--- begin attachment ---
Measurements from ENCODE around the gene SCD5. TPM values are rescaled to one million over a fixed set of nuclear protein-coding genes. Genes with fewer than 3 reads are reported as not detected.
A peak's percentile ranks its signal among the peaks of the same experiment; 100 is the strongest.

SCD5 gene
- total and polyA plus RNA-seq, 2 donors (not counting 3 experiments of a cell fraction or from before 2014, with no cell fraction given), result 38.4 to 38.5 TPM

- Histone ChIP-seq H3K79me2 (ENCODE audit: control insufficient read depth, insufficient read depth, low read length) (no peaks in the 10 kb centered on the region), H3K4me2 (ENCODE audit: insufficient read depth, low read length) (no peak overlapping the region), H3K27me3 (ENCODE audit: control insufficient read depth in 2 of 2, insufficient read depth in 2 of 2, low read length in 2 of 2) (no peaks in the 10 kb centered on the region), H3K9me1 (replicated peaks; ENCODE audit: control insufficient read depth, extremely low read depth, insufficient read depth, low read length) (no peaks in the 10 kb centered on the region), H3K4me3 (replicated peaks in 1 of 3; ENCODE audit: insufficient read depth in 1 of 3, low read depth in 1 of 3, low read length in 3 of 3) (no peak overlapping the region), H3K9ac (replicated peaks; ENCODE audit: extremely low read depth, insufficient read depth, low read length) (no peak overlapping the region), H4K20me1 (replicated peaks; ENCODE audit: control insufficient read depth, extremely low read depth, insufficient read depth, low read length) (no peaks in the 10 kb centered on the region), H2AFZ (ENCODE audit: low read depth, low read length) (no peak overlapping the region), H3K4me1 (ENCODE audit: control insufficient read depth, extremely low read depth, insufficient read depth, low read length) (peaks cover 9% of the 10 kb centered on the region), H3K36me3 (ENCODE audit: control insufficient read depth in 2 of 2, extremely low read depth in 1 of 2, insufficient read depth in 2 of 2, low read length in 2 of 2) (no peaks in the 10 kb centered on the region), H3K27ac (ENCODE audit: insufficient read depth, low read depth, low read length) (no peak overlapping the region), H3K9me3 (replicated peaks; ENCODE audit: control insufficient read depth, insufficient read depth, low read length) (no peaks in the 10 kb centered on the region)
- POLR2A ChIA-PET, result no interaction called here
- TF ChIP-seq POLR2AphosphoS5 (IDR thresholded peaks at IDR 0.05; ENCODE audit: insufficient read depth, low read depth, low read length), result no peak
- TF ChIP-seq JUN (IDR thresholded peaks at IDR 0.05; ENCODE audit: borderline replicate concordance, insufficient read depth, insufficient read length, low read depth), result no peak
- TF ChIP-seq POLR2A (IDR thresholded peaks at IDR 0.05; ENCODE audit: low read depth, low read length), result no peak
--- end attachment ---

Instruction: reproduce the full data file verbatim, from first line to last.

Measurements from ENCODE around the gene SCD5. TPM values are rescaled to one million over a fixed set of nuclear protein-coding genes. Genes with fewer than 3 reads are reported as not detected.
A peak's percentile ranks its signal among the peaks of the same experiment; 100 is the strongest.

SCD5 gene
- total and polyA plus RNA-seq, 2 donors (not counting 3 experiments of a cell fraction or from before 2014, with no cell fraction given), result 38.4 to 38.5 TPM

- Histone ChIP-seq H3K79me2 (ENCODE audit: control insufficient read depth, insufficient read depth, low read length) (no peaks in the 10 kb centered on the region), H3K4me2 (ENCODE audit: insufficient read depth, low read length) (no peak overlapping the region), H3K27me3 (ENCODE audit: control insufficient read depth in 2 of 2, insufficient read depth in 2 of 2, low read length in 2 of 2) (no peaks in the 10 kb centered on the region), H3K9me1 (replicated peaks; ENCODE audit: control insufficient read depth, extremely low read depth, insufficient read depth, low read length) (no peaks in the 10 kb centered on the region), H3K4me3 (replicated peaks in 1 of 3; ENCODE audit: insufficient read depth in 1 of 3, low read depth in 1 of 3, low read length in 3 of 3) (no peak overlapping the region), H3K9ac (replicated peaks; ENCODE audit: extremely low read depth, insufficient read depth, low read length) (no peak overlapping the region), H4K20me1 (replicated peaks; ENCODE audit: control insufficient read depth, extremely low read depth, insufficient read depth, low read length) (no peaks in the 10 kb centered on the region), H2AFZ (ENCODE audit: low read depth, low read length) (no peak overlapping the region), H3K4me1 (ENCODE audit: control insufficient read depth, extremely low read depth, insufficient read depth, low read length) (peaks cover 9% of the 10 kb centered on the region), H3K36me3 (ENCODE audit: control insufficient read depth in 2 of 2, extremely low read depth in 1 of 2, insufficient read depth in 2 of 2, low read length in 2 of 2) (no peaks in the 10 kb centered on the region), H3K27ac (ENCODE audit: insufficient read depth, low read depth, low read length) (no peak overlapping the region), H3K9me3 (replicated peaks; ENCODE audit: control insufficient read depth, insufficient read depth, low read length) (no peaks in the 10 kb centered on the region)
- POLR2A ChIA-PET, result no interaction called here
- TF ChIP-seq POLR2AphosphoS5 (IDR thresholded peaks at IDR 0.05; ENCODE audit: insufficient read depth, low read depth, low read length), result no peak
- TF ChIP-seq JUN (IDR thresholded peaks at IDR 0.05; ENCODE audit: borderline replicate concordance, insufficient read depth, insufficient read length, low read depth), result no peak
- TF ChIP-seq POLR2A (IDR thresholded peaks at IDR 0.05; ENCODE audit: low read depth, low read length), result no peak